The move is seen as an attempt to reduce litigation and provide certainty to taxpayers.
The Tax Accounting Standards (TAS) finalised by the revenue department would prevent officers from disallowing the provision made for potential cost of warranty or litigation as a deduction, holding them as notional items.
There have been many instances in the automobile and consumer durables sectors, where companies such as Hyundai Motor India, Maruti Suzuki India and Carrier Airconditioning & Refrigeration were disallowed the provisions made for meeting the potential cost of warranty, saying such expenses cannot be allowed until these have actually been incurred.
The disputes on provisioning of cost of warranty between the tax department and manufacturers in a given year run into several crores of rupees and the row recurs year after year. Hyundai Motors India was disallowed a provision of Rs 8.26 crore in assessment year 2002-03, while Whirlpool India was denied a deduction of Rs 3 crore in assessment year 1996-97. Career Airconditioning & Refrigeration was denied deduction of Rs 60 lakh for assessment years 1998-99 to 2001-02.
The revenue authorities till three or four years ago were not allowing the provision made for warranty cost and admitted only cash-basis expenses and this has led to a high level of litigation, said Sethuraman R, director, finance, Hyundai Motor India.
TAS, which is expected to be notified under the Income Tax Act soon, will bring a great relief for automobile and consumer durable goods makers by upholding the spirit of Accounting Standard (AS) 29 on provisions and contingent liabilities notified under the Companies Act even for tax purposes, sources said.
"The move to uphold the spirit of AS29 in the proposed Tax Accounting Standards will be beneficial for this industry at a time when margins are under pressure and volumes sluggish," said Maruti SuzukiCFO Ajay Seth.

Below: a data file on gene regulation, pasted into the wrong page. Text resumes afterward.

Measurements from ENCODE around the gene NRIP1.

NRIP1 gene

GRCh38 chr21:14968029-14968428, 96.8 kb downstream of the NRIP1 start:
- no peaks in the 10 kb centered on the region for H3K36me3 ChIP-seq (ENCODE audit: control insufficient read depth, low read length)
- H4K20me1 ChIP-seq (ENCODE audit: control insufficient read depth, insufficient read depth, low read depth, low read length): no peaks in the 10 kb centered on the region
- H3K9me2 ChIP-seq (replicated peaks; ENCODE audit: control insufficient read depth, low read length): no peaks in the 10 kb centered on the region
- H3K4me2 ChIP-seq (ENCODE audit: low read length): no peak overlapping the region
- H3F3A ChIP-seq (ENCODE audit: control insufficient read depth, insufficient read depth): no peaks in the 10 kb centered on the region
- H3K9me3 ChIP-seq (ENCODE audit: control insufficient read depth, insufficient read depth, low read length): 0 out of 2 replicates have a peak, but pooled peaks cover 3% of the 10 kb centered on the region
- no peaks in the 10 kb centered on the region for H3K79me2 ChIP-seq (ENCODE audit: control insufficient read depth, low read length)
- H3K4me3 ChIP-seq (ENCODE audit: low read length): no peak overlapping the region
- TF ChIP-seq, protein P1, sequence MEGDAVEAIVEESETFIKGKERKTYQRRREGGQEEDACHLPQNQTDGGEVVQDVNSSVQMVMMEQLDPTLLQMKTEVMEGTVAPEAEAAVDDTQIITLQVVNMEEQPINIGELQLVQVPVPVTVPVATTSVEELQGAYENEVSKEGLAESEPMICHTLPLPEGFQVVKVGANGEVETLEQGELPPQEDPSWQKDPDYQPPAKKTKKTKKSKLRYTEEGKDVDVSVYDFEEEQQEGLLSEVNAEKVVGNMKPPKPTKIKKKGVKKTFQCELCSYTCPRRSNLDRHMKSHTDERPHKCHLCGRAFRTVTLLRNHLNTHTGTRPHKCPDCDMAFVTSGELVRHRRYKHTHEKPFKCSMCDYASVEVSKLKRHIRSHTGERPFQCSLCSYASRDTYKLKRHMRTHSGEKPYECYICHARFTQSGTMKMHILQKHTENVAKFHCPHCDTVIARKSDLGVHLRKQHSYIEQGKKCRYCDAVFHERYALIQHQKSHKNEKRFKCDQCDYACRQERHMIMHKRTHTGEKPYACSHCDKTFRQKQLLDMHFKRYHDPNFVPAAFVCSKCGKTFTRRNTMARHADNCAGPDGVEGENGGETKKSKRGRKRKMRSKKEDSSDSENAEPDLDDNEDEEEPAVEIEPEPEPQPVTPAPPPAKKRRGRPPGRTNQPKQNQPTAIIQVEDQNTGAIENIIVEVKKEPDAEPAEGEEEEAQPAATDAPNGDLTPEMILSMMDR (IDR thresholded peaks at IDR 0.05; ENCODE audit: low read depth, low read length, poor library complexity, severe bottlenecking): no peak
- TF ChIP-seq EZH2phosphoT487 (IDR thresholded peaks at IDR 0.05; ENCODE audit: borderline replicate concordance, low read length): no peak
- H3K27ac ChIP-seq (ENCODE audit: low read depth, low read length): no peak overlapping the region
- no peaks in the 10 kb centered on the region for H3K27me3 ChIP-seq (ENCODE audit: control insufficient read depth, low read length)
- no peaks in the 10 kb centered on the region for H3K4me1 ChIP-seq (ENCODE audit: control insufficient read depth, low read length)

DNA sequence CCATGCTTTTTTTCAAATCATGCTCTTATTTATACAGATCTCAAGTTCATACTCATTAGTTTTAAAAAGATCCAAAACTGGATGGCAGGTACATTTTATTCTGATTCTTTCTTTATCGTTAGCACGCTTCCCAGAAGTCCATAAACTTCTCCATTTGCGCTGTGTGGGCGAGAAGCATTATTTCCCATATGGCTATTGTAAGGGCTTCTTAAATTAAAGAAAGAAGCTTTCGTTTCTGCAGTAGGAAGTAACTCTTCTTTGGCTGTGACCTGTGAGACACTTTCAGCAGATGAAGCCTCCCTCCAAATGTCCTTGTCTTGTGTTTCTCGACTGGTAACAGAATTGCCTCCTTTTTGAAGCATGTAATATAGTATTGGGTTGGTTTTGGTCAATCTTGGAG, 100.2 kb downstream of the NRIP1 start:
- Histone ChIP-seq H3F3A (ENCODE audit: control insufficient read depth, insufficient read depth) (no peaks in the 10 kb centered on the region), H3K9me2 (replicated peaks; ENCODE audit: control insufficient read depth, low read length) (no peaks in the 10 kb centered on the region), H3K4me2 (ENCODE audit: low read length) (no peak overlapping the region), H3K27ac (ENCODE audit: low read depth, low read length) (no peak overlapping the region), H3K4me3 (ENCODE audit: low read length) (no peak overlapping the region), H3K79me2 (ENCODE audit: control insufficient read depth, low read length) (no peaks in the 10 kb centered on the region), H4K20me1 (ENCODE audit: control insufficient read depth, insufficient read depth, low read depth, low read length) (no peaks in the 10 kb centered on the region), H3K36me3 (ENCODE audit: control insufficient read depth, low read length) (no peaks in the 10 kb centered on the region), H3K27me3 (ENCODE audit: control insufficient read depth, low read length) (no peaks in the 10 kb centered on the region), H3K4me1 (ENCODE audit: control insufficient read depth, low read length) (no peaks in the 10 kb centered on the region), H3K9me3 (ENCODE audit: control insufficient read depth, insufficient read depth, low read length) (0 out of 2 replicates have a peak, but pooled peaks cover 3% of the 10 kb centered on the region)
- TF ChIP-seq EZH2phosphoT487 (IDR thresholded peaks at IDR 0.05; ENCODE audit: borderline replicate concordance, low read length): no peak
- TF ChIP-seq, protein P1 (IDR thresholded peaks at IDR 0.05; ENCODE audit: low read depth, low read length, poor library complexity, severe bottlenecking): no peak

AS 29 allows a provision for cost of servicing a warranty, which may include cost of labour, spare parts or other expenses calculated in a scientific manner based on past experience. But assessing officers used to disallow the provision of such warranty costs, saying these are actually in the nature of contingent liabilities and, therefore, not allowable deductions in determining business profits for the purpose of income-tax. Unlike a liability for which a provision is made, contingent liabilities are only disclosed and not accrued as these represent possible obligations, the settlement of which may not result in outflow of resources, or present obligations that cannot be measured. In the case of extended warranty for, say, three more years, automobile companies and consumer durable makers in India have been following the same approach of making provisions for those years too, leading to larger sums in dispute.
Sources privy to the revenue departments move said TAS seeks to remove the differences in the treatment of warranty cost for book purposes and for tax purposes by clarifying that as long as the cost of warranty is determined on a scientific basis, it should be allowed as a provision for something that is likely to happen. Because TAS will now be notified as part of the Income Tax Act itself, it will become more binding on the assessment officers and therefore, wherever AS 29 is correctly followed, it shall hold good for tax purposes as well.
There are many accounting areas where uncertainties have led to disputes and litigation in the past. Because the TAS provisions are worded very close to the AS 29 on Provisions ,Contingent` Liabilities and Contingent Assets, if these are correctly applied and the auditor has certified it, assessees will have a lot more certainty as far as the tax treatment and deductions are concerned, said Jamil Khatri, KPMG's global head of Accounting Advisory Services.
Recently, judicial pronouncements have led to the acceptance of provision on warranty, provided reliable estimates are made and supported with documentary evidence and technical data which can convince the authorities. As the proposed TAS supports this view, it will help in mitigating litigation, said Sethuraman.
The other area where TAS is about to bring certainty to businesses is on the treatment of provisions made for issues under litigation, say, on a patent infringement suit. Historically, tax authorities have been disallowing such provisions considering them as contingent liabilities. However, TAS will make it clear that as long as the provisions made are based on reasonable principles laid down in AS 29, there is no reason why they should not be allowed as a deduction for tax purposes too.